David H. Lawrence (1885-1930)
As the speaker sees the snake in the water-trough his inner voice tells him to kill it. He struggles with his dual personality: he wishes to appreciate this snake, a beautiful creature of nature and the other voice insists him to kill the satanic serpent. The inner voice encourages him again and again to finish off the serpent. But at the same time, he is aware that the serpent has done no harm to him. But he remembers that black snakes are innocent and brown snakes are venomous. He feels a kind of a negative impulse towards the snake imposed by the society. He comes to the conclusion that he is certainly supposed to kill the snake as the general tendency of the society. He categorizes this snake as venomous and decides to kill him. By presenting the interior monologue of the speaker D. H. Lawrence makes criticism on the education system itself. We are taught to kill the living things and beings for no obvious reason. Despite the fact that, he feels honored. He decides to kill the serpent.
Although, he throws a log towards the snake after it is gone. He intends to kill it. He is a criminal in his attitude. To intend is to crime. By bringing the reference of innocent bird albatross from S. T. Coloridge. Lawrence shows the criminal attitude of the people. Whether the log hits the serpent or not that is another question, but the major question is that he intends to kill the serpent.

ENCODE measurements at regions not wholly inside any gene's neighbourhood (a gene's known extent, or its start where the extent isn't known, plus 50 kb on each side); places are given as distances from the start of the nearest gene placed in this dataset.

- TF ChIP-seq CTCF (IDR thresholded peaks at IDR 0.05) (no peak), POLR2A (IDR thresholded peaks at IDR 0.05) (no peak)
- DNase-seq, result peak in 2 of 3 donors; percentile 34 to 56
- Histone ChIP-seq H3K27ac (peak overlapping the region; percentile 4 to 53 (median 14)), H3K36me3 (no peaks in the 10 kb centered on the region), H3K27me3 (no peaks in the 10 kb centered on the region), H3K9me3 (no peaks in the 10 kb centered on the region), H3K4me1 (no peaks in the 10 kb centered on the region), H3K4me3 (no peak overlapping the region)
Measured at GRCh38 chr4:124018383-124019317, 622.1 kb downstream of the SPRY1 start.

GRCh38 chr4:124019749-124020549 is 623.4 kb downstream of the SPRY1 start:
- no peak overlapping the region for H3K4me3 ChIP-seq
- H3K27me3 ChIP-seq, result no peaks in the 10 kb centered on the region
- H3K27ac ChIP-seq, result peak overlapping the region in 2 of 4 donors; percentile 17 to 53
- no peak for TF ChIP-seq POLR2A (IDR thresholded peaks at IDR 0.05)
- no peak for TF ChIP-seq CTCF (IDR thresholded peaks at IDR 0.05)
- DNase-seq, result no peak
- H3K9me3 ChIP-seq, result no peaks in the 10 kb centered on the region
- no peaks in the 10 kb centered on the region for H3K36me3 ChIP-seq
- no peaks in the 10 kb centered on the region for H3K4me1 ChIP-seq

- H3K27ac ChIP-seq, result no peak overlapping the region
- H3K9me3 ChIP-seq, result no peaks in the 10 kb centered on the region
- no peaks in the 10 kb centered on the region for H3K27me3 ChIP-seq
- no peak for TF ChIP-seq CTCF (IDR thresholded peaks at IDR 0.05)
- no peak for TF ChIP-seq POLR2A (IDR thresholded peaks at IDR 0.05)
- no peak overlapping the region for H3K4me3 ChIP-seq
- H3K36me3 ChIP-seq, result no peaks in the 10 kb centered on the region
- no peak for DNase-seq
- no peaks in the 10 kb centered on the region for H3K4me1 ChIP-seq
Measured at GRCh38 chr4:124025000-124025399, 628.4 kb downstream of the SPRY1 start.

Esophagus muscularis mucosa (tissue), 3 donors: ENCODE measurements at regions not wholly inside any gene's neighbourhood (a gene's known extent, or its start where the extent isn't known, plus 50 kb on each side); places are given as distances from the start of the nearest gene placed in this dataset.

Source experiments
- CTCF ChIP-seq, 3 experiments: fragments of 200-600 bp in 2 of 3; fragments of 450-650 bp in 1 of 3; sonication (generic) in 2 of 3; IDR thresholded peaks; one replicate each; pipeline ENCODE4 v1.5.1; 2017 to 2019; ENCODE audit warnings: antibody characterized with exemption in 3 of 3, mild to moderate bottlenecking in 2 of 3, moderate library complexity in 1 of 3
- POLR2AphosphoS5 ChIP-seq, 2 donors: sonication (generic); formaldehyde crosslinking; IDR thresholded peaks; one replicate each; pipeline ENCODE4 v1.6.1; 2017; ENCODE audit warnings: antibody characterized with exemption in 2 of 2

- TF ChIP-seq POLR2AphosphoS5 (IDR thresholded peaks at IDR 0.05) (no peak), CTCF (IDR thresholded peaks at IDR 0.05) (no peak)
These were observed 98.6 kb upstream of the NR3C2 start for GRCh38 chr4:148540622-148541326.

Lawrence is trying to examine the mean human act through the medium of personification. He presents serpent as the guest, king god and lord of life. It is because of the serpent, environment has become hygienic. The serpent becomes venomous while protecting mankind from the venom. But human beings are so malevolent that they try to destroy their own savior. Through this poem, Lawrence ask the human beings to accept all the living creatures as the guest of one another.
The speaker is pleased with the company of the snake, but immediately he feels that the human society is not safe when the snake is left alive. He wants to save the snake from the ecological point of view. He cannot decide his action. By the end of the poem, the speaker regrets at his loss of the snake and he also gets angry at the human education system that encourages to kill the natural elements of the environment.
The speaker feels helpless and cowardice when he decides not to kill the snake, here, the poet indirectly raises a question, is it timidity to maintain a healthy relationship between nature and human being? As Lawrence is popularly known for challenging the social norms and values, this poem is the best example to question upon the existing education system and the complicated human thoughts.
The irony lies in the poem when the man is projected as the savage instead of civilized and cultured. The snake is depicted as more civilized in the sense that it does not hurt anyone unless provoked. At first the speaker does not hurt the snake who comes to drink water, but all of a sudden he hurls a log at the snake. This activity keeps the snake a step up in terms of height of civility. The man who is considered a higher species of the nature is shown as the degraded human being who without any reason goes on hurting others. Later, the speaker falls in the grip of the remorse of his activity. He regrets his action of trying to hurt the snake. This realization of the speaker finally gives a ray of hope in the existence of humanity.
Cocksure Women and Hensure Men (Essay)
The Rocking-Horse Winner (Short Fiction)
Snake: Summary and Analysis (Poem)
David Herbert Lawrence: Biography